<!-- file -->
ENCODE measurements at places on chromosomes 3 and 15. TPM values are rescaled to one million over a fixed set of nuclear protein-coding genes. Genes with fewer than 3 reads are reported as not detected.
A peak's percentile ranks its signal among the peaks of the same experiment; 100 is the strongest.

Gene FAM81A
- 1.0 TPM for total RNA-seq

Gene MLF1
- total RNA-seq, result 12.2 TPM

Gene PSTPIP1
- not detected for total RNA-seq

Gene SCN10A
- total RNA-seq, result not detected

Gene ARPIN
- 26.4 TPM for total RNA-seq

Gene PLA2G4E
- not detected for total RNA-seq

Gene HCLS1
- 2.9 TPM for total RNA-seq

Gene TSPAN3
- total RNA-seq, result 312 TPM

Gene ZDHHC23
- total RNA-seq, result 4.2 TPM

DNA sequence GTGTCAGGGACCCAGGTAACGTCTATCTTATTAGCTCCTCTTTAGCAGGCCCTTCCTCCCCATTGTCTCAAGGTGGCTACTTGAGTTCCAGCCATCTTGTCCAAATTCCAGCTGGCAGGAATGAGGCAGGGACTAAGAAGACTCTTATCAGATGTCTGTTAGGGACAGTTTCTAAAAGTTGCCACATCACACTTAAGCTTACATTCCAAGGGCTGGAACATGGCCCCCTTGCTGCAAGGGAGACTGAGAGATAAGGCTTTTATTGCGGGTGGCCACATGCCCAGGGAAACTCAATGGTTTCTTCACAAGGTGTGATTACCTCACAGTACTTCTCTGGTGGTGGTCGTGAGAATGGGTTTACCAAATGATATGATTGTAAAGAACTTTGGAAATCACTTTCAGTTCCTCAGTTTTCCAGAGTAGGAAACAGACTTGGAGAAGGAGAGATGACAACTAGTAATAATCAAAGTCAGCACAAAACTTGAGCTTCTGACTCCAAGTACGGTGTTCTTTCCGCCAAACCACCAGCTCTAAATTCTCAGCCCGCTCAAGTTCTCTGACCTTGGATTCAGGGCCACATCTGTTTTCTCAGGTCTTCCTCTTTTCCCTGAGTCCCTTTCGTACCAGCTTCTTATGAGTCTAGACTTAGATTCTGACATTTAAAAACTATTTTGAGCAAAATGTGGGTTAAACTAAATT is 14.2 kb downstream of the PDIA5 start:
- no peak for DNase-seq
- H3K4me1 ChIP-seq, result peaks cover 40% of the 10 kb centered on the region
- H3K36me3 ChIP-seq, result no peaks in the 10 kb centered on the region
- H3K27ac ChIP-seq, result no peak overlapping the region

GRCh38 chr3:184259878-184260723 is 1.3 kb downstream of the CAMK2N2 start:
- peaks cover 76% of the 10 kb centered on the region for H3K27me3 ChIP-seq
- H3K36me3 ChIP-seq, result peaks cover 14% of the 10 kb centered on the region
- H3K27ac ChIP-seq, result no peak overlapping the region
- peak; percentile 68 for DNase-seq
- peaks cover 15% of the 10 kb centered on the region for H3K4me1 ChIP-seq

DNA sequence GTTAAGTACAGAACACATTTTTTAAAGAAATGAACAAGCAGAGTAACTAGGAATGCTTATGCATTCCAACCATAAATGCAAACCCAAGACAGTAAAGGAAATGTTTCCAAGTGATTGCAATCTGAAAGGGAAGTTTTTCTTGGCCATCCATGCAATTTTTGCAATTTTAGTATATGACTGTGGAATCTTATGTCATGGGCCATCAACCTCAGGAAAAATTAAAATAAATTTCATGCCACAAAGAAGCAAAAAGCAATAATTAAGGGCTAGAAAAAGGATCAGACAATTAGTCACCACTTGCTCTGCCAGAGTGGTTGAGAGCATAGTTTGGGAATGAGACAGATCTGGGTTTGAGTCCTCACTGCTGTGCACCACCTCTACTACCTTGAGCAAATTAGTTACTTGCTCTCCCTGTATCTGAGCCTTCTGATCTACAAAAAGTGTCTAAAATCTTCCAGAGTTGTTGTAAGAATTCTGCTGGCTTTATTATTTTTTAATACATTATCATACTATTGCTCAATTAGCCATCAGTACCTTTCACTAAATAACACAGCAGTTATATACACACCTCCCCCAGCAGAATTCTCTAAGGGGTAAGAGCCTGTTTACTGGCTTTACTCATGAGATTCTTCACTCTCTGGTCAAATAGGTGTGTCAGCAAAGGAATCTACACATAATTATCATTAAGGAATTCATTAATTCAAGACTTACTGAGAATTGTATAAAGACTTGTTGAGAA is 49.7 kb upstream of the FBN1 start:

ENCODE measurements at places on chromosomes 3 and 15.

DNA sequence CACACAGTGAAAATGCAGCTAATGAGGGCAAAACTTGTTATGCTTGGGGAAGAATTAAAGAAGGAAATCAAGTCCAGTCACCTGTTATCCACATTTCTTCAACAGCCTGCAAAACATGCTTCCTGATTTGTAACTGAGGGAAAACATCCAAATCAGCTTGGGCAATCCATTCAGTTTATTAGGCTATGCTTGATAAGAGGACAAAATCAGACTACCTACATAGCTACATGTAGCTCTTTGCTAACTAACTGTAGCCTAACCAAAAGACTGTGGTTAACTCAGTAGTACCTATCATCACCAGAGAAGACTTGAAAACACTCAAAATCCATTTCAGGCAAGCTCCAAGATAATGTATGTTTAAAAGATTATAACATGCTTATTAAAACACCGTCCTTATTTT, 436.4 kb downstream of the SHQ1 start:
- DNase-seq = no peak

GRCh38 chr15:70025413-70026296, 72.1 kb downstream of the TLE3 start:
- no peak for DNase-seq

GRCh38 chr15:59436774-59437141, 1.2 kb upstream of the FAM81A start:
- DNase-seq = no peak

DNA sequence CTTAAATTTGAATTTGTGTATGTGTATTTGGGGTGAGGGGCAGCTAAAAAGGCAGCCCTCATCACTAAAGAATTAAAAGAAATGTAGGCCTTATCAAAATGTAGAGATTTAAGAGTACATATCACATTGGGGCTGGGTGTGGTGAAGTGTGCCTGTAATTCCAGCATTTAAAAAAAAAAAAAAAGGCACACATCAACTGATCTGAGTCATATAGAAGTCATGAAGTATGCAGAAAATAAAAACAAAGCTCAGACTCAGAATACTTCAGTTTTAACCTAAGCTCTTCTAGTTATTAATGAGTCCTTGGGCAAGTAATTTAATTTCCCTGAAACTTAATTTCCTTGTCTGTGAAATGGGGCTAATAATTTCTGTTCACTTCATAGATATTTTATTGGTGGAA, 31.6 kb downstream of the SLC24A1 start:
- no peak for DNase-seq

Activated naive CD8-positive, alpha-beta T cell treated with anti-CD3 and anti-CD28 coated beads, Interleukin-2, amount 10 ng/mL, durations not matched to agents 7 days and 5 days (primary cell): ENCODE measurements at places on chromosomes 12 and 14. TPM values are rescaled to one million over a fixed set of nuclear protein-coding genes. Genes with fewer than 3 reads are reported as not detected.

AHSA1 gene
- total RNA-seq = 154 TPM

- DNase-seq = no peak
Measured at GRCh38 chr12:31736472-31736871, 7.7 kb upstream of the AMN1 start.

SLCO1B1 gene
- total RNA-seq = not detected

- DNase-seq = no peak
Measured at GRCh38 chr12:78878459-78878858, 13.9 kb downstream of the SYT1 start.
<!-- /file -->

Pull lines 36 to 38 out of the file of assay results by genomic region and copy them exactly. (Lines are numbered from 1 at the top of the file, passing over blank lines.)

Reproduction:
GRCh38 chr15:70025413-70026296, 72.1 kb downstream of the TLE3 start:
- no peak for DNase-seq

GRCh38 chr15:59436774-59437141, 1.2 kb upstream of the FAM81A start: